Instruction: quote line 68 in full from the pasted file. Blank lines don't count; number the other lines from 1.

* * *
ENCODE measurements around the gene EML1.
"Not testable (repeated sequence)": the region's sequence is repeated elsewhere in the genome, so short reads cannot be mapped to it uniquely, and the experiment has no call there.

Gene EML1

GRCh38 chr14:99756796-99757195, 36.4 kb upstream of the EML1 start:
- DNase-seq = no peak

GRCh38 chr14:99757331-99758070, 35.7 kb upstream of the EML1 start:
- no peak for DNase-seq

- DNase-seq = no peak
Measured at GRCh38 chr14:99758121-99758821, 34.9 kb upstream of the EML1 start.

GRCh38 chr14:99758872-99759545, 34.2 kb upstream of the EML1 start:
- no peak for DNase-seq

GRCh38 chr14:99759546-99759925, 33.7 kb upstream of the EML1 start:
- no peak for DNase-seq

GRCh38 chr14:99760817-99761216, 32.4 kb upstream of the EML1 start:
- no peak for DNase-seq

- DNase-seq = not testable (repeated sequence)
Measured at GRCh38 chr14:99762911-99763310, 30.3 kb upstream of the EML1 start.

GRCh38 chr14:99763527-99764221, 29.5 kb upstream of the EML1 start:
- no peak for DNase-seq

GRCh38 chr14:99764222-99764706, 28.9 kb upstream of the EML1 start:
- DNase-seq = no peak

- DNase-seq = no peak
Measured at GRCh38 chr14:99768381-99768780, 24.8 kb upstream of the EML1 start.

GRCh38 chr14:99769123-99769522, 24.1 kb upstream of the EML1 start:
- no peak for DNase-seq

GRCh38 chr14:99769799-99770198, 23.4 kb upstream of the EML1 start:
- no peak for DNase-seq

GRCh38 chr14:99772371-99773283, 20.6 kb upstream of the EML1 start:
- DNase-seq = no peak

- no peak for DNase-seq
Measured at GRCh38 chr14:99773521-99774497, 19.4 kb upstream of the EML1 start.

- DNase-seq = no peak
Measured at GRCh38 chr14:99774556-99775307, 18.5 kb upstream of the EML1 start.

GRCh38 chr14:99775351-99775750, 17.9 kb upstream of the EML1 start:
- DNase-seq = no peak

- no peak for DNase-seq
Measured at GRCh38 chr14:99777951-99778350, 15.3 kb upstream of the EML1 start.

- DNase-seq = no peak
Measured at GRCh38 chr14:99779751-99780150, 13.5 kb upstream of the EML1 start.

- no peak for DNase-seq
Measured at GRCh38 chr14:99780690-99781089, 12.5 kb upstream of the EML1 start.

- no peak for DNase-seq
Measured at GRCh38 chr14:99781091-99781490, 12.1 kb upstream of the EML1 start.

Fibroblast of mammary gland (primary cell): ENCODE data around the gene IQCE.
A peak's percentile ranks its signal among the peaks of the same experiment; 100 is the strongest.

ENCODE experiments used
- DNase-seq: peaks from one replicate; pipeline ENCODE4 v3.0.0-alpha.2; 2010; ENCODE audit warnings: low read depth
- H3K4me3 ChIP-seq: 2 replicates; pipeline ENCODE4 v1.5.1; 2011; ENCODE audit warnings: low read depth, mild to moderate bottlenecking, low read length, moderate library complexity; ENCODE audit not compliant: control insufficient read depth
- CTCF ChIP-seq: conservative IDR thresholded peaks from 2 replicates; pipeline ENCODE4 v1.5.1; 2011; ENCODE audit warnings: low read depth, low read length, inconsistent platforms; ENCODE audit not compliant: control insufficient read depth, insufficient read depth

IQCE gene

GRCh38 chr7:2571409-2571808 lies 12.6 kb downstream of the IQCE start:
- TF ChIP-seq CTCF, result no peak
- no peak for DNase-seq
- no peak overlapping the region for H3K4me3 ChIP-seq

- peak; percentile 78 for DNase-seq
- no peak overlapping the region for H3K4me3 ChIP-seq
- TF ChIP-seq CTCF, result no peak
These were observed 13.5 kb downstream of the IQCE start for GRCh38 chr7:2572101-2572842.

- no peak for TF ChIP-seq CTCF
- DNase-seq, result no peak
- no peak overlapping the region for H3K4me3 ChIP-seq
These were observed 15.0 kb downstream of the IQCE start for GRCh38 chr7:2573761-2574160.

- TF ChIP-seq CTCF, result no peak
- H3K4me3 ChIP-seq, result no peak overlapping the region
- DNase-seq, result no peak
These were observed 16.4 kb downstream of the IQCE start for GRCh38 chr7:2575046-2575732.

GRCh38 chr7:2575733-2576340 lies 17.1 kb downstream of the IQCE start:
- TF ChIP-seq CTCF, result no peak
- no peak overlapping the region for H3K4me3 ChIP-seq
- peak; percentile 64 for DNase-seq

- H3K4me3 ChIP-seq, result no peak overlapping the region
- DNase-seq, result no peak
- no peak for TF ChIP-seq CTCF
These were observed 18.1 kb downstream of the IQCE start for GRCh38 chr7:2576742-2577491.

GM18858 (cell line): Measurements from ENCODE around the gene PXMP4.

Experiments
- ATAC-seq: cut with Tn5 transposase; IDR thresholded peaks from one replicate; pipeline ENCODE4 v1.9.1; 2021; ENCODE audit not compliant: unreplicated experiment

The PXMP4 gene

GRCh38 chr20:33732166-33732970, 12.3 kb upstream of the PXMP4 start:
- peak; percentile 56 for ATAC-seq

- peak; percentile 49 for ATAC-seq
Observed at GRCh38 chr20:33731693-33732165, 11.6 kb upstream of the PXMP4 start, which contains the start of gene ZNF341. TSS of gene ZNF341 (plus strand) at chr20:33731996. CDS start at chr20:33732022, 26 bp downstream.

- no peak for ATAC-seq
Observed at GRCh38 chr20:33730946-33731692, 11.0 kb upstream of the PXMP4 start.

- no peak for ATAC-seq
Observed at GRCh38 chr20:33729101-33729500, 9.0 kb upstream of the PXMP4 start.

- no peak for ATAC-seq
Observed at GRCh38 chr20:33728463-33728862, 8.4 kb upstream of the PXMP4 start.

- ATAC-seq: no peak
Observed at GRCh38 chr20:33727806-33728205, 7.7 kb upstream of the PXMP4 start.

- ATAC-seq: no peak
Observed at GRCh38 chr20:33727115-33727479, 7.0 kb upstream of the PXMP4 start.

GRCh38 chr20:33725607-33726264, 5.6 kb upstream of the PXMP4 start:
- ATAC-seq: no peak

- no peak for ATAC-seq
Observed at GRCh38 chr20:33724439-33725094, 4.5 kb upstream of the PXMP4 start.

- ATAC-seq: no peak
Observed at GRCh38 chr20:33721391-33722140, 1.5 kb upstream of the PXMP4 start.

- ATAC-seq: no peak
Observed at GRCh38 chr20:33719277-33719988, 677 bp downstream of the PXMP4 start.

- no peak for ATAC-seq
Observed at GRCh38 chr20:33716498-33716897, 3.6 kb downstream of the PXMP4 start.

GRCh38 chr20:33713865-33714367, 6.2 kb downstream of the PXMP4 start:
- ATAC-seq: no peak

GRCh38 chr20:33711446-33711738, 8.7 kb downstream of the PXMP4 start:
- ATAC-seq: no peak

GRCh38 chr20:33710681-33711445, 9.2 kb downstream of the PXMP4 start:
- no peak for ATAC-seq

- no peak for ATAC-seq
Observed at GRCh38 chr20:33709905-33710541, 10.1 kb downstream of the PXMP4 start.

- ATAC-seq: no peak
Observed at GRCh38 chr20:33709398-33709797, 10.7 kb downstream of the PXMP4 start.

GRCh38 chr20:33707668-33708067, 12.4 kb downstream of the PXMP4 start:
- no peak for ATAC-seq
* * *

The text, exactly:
- TF ChIP-seq CTCF, result no peak